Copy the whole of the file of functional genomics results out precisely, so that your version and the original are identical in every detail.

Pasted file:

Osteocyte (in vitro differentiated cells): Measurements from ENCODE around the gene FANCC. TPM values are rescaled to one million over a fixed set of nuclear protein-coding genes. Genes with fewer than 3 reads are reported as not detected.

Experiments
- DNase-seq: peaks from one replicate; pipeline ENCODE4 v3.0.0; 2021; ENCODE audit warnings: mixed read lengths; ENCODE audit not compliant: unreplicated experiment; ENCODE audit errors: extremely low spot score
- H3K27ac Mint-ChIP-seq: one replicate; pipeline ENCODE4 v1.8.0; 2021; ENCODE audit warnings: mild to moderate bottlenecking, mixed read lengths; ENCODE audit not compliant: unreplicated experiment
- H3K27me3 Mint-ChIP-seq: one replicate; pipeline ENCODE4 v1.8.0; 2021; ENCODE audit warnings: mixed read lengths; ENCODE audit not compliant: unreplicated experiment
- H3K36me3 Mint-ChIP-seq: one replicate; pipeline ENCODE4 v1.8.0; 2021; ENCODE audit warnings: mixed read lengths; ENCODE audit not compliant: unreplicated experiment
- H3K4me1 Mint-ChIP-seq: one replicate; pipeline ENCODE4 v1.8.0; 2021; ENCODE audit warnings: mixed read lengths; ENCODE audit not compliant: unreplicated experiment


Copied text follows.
Osteocyte (in vitro differentiated cells): Measurements from ENCODE around the gene FANCC. TPM values are rescaled to one million over a fixed set of nuclear protein-coding genes. Genes with fewer than 3 reads are reported as not detected.

Experiments
- DNase-seq: peaks from one replicate; pipeline ENCODE4 v3.0.0; 2021; ENCODE audit warnings: mixed read lengths; ENCODE audit not compliant: unreplicated experiment; ENCODE audit errors: extremely low spot score
- H3K27ac Mint-ChIP-seq: one replicate; pipeline ENCODE4 v1.8.0; 2021; ENCODE audit warnings: mild to moderate bottlenecking, mixed read lengths; ENCODE audit not compliant: unreplicated experiment
- H3K27me3 Mint-ChIP-seq: one replicate; pipeline ENCODE4 v1.8.0; 2021; ENCODE audit warnings: mixed read lengths; ENCODE audit not compliant: unreplicated experiment
- H3K36me3 Mint-ChIP-seq: one replicate; pipeline ENCODE4 v1.8.0; 2021; ENCODE audit warnings: mixed read lengths; ENCODE audit not compliant: unreplicated experiment
- H3K4me1 Mint-ChIP-seq: one replicate; pipeline ENCODE4 v1.8.0; 2021; ENCODE audit warnings: mixed read lengths; ENCODE audit not compliant: unreplicated experiment